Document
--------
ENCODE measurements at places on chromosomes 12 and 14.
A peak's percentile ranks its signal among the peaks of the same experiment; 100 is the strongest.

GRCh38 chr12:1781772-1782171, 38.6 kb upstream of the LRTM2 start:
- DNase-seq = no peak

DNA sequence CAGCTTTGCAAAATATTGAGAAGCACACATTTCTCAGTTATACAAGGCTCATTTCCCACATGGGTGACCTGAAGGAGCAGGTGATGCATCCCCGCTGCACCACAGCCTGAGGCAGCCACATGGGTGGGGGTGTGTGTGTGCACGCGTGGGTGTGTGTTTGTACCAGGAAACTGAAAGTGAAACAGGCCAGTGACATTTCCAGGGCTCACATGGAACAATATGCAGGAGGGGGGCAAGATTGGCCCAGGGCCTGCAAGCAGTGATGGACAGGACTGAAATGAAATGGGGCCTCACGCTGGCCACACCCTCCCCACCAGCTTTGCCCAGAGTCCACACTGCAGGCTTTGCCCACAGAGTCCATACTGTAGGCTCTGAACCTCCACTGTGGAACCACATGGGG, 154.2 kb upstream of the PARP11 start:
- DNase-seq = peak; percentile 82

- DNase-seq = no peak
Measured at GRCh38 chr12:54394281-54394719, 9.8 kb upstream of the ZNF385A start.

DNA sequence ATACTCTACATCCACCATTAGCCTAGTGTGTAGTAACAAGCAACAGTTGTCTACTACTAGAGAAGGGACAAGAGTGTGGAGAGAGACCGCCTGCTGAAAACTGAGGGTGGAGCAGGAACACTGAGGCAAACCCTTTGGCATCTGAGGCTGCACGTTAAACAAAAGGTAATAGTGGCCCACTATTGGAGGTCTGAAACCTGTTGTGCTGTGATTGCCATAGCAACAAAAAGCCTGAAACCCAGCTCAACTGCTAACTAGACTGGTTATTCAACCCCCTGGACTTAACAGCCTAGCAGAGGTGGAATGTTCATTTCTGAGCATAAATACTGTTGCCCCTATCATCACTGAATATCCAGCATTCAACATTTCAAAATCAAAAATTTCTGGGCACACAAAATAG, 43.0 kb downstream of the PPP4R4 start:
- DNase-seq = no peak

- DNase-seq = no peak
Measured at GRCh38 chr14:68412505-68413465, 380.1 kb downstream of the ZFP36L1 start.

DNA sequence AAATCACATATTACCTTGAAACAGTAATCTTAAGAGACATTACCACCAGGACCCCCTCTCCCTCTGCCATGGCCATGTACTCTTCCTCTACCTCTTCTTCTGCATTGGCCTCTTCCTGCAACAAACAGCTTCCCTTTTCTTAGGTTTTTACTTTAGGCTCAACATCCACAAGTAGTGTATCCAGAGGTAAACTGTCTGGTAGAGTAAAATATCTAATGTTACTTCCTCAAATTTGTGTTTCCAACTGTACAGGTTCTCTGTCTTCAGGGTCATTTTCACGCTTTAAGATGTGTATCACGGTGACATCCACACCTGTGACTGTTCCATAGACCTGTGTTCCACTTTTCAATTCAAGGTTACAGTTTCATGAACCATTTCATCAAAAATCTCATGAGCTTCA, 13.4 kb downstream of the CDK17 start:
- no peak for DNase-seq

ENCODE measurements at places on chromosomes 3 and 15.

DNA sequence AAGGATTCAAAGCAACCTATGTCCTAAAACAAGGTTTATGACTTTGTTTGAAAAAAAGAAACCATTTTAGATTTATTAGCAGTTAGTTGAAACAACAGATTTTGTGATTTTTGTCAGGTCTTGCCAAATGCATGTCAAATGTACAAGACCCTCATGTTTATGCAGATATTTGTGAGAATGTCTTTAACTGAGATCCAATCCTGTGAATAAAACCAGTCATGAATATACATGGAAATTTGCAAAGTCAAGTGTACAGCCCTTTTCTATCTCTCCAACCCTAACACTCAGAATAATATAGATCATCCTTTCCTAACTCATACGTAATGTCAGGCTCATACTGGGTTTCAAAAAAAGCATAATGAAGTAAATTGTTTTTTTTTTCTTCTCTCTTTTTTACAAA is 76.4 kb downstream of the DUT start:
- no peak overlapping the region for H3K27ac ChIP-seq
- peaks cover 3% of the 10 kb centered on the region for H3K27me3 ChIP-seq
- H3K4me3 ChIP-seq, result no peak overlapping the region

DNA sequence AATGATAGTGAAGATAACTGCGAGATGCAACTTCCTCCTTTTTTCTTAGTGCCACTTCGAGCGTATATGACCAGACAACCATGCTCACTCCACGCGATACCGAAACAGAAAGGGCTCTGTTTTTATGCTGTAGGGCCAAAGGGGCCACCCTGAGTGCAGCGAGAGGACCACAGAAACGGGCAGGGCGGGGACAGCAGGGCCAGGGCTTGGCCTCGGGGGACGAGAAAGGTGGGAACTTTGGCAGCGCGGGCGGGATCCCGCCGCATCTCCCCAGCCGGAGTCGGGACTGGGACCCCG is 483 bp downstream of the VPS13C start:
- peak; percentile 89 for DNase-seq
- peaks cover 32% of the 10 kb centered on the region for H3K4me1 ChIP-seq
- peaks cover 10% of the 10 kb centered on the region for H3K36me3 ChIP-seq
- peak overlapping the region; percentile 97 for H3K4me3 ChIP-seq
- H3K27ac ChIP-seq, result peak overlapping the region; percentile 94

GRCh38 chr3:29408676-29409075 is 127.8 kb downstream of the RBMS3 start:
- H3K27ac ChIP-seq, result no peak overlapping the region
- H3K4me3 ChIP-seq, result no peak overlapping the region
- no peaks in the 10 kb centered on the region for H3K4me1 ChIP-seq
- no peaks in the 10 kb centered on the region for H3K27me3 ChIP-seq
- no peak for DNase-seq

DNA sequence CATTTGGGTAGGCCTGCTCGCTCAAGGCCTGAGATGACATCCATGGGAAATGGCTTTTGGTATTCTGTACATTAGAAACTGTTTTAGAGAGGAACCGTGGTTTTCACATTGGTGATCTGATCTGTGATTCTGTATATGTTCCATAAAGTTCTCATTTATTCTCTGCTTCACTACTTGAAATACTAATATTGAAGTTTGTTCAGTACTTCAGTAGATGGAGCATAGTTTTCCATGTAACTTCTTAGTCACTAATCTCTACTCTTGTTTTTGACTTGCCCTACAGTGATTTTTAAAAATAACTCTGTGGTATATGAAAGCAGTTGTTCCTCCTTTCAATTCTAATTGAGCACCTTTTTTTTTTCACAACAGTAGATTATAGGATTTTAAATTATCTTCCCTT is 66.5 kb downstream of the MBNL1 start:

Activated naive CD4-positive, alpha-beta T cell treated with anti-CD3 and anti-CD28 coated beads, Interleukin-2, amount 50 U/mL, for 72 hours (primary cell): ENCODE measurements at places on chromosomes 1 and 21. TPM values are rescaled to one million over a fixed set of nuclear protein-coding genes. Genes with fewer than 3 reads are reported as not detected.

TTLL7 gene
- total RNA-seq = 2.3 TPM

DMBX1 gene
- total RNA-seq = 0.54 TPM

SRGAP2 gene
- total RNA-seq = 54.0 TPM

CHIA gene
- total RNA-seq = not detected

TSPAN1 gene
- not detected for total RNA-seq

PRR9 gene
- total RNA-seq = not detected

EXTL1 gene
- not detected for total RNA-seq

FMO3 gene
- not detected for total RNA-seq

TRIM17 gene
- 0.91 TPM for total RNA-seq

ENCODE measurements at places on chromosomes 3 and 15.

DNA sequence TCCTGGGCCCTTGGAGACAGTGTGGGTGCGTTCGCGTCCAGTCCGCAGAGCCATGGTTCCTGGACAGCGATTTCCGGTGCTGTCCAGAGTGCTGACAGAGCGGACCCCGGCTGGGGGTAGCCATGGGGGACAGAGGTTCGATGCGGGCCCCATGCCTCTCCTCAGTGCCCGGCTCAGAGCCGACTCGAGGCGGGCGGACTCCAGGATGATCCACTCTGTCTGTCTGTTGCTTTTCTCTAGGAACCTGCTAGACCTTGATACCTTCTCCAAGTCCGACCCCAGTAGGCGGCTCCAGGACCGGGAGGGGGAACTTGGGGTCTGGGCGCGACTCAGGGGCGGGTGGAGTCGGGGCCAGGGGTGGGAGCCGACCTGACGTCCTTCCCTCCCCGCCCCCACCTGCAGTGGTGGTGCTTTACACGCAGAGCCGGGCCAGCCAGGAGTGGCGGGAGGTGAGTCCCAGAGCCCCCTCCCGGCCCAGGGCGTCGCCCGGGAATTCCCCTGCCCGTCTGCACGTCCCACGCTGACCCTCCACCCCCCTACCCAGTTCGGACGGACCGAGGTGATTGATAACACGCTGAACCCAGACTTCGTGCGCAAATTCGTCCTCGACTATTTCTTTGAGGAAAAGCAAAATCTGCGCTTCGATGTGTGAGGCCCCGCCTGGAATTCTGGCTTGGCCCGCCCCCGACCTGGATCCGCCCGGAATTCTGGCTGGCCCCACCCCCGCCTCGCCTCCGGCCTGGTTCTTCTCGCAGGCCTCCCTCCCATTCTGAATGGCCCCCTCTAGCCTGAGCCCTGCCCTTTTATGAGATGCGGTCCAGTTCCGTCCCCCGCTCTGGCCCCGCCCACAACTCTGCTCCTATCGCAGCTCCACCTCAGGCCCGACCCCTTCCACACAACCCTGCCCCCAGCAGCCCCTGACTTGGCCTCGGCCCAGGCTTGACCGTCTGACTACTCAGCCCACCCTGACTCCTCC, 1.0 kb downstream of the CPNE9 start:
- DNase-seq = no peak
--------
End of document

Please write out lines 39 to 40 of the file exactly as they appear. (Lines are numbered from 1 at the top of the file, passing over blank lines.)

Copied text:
- total RNA-seq = 54.0 TPM

CHIA gene